This past Wednesday a special event sneak peak unveiled the results of an ambitious restoration of the Eisendrath House at the Eisendrath Center for Water Conservation. The house was opened as meeting planners and attendees were able to tour the grounds.
The Eisendrath house was built in Tempe Arizona in 1930 by Rose Esendrath, the widow of a Chicago Glove Manufacturer, Joseph N. Eisendrath. The Eisendrath home was one of the first of the many wealthy seasonal visitors to build vacation homes in the valley. The gorgeously restored Pueblo Revival style home was originally built and designed by well-known architect Robert T. Evans in 1930.
The home was recently restored by the Rio Salado Foundation in partnership with the City of Tempe, SRP, SRPMIC and the Tempe Historic Preservation Foundation. The Restoration cost 4.3 million dollars.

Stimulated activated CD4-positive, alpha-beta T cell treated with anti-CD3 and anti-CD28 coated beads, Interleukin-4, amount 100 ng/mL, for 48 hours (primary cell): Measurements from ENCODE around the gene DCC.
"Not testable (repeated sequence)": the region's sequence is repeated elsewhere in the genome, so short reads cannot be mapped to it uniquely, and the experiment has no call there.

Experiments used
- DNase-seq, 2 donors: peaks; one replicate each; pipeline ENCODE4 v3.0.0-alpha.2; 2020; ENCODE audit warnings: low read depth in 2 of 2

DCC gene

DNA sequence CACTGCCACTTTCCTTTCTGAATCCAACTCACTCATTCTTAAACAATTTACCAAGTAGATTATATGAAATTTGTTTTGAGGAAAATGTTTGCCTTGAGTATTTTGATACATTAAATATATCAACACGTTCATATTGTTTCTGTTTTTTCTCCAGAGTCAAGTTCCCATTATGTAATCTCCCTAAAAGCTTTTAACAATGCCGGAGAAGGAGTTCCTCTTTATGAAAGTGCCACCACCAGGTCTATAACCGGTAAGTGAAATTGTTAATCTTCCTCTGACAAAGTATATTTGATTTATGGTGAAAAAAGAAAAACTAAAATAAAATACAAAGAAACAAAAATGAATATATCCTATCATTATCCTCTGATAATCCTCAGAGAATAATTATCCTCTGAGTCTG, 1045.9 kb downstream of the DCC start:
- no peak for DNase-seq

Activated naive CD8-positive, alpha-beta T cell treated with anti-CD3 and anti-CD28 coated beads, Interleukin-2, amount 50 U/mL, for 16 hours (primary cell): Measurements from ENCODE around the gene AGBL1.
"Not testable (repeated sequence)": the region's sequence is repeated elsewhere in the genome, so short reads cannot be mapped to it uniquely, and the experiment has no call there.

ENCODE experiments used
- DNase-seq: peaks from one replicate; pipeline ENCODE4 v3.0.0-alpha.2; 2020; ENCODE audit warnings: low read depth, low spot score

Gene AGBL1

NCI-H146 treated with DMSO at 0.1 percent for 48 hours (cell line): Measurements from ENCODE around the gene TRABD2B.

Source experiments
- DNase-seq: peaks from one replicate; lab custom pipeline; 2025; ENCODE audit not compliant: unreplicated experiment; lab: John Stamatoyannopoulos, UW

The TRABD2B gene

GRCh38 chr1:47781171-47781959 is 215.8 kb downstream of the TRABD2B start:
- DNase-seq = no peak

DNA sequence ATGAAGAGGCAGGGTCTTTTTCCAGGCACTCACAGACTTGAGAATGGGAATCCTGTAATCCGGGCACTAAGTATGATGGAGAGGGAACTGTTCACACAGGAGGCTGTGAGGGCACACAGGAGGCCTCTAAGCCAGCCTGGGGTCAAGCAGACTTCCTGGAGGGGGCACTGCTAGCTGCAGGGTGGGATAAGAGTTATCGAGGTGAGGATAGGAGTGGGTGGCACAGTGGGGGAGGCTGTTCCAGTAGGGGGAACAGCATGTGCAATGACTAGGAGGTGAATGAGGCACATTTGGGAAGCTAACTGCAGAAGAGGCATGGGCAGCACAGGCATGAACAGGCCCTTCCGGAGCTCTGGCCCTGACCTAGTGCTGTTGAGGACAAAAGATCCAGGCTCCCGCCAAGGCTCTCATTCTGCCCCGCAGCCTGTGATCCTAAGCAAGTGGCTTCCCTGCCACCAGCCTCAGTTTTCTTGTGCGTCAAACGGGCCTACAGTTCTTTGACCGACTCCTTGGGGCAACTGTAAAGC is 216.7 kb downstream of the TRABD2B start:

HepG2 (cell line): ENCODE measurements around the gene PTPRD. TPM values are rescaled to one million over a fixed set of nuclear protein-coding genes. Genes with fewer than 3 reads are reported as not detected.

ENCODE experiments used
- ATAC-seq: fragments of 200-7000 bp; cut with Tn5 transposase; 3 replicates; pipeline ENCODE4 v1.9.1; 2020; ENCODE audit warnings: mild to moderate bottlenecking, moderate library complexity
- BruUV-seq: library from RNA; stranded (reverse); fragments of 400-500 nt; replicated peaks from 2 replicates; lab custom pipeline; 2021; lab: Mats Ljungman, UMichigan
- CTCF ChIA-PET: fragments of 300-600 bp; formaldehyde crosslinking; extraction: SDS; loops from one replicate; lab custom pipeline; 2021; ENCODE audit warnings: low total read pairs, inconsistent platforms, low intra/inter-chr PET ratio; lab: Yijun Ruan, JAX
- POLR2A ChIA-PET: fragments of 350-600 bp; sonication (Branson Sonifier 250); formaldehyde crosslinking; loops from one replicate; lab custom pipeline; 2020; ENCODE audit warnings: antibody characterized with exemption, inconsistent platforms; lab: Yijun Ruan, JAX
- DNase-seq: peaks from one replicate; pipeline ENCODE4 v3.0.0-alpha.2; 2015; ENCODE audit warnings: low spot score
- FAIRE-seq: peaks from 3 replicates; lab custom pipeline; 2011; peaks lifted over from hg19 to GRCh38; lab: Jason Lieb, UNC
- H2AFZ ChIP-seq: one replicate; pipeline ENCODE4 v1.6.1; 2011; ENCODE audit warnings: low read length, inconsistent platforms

The house had been recently renamed the Eisendrath Center for Water Conservation and the property is located next to the Johnny G. Martinez Water Treatment plant,
which provides tap water to Tempe residents.
The stunning landscapes, multiple patios, balconies and courtyards reflect the timeless elegance of an era gone by.
Bridging History and the Future.
The Eisendrath house is the perfect representation of how we can keep the beauty and the integrity of a historical site while still allowing it to be functional and available for all to enjoy.